US National Academy of Engineering to induct Taiwan space physicist

Taiwan’s Lee Lou-chuang is elected Feb. 7 a member of the U.S. National Academy of Engineering for his contributions to space physics. (Courtesy of AS

Taiwan space physicist Lee Lou-chuang was elected Feb. 7 a member of the U.S. National Academy of Engineering for his seminal research in the discipline and leadership on the Formosat observation satellite programs.
Lee was named among this year’s 83 U.S. and 16 foreign inductees for advancing scientific understanding in areas spanning atmospheric physics, radio communication and space weather forecasting, according to Academia Sinica, Taiwan’s foremost research organization. Among the scholar’s key work is a 1979 theory explaining strong radio emissions from Earth, Jupiter, Saturn and Uranus, as well as a 1992 paper on the formation dynamics of solar prominences, bright gaseous features that are major factors in the planet’s geomagnetic activity.
In addition to his celebrated research career, Lee has held a number of prominent administrative roles. He served as minister of the National Science Council—later restructured as the Ministry of Science and Technology—from 2008-2012; president of National Central University in northern Taiwan’s Taoyuan City from 2006-2008; founding president of the National Applied Research Laboratories from 2003-2006; and chief scientist and director-general of the National Space Program Office—forerunner to the National Space Organization—from 1997-2001 and 2001-2004, respectively.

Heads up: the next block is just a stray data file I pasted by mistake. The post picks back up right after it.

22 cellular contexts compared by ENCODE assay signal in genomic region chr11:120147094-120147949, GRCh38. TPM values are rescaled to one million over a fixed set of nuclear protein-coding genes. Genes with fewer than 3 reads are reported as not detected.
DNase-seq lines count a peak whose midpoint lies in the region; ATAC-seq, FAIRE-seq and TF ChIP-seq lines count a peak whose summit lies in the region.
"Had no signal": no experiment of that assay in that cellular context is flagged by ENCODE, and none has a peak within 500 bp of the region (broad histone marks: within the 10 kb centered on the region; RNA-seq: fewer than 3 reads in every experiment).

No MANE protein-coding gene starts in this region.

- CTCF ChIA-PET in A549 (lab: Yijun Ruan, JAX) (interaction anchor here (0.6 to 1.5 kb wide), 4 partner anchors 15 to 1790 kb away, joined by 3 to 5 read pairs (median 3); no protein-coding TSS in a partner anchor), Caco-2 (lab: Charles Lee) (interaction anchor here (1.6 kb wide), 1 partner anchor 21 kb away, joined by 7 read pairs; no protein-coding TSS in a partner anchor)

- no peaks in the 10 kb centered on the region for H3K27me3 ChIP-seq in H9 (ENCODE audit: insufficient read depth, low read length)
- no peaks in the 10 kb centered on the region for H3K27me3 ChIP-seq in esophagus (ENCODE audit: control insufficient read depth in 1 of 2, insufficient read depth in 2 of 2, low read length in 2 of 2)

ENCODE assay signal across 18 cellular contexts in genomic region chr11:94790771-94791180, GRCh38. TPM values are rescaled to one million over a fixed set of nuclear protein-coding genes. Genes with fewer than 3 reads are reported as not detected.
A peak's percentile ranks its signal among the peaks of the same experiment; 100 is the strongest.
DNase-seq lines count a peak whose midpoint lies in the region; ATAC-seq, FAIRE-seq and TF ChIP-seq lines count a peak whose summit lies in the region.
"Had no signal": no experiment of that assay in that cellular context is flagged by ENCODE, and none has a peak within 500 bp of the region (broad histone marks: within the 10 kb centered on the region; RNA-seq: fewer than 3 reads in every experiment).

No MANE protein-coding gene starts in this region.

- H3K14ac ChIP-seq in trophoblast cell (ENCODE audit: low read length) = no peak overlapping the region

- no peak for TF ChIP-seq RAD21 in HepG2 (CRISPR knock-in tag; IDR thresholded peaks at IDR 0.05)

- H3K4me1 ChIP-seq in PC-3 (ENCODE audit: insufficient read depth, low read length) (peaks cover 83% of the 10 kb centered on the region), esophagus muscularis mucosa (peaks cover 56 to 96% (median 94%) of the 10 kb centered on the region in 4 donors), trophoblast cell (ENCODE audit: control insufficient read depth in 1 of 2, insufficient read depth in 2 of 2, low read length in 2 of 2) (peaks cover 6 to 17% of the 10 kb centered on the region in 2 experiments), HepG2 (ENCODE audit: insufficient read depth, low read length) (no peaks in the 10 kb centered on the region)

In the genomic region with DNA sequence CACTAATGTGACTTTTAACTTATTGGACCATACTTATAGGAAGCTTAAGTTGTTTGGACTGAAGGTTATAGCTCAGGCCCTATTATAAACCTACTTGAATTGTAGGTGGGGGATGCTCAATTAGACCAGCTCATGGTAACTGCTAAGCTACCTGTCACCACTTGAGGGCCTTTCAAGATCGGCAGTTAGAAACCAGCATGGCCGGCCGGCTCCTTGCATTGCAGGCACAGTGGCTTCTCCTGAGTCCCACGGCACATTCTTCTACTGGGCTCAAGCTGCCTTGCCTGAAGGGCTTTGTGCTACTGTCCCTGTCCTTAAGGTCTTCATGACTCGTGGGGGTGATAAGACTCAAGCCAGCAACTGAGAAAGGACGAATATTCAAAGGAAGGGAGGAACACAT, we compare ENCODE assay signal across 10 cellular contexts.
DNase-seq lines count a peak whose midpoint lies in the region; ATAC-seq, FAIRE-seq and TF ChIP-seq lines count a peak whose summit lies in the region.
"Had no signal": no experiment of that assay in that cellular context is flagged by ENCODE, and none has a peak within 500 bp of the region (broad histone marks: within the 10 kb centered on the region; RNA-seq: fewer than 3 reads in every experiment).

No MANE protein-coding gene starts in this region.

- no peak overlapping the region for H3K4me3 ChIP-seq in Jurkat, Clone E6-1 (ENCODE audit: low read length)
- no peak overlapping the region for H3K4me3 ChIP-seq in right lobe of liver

During his tenure at NSPO, Lee oversaw development of Formosat-2, Taiwan’s first remote sensing satellite. Launched in 2004 and decommissioned after 12 years in service, it played an instrumental role in highlighting the impacts of climate change.
In 2003, Lee’s Formosat-2 team at NSPO was also among the first in the world to capture evidence of gigantic jets—electrical discharge phenomena in Earth’s upper atmosphere. The AS academician has previously been elected to several leading international bodies, including Italy-based World Academy of Sciences in 2006 and Sweden-headquartered International Academy of Astronautics in 2007. 
Lee is the 48th Taiwan scholar to be named to the U.S. National Academy of Engineering, with past honorees including AS President James C. Liao, who was recognized in 2013 for his contributions to bioengineering. The 2018 class will be formally inducted at the academy’s annual meeting Sept. 30 in Washington. (KWS-E)
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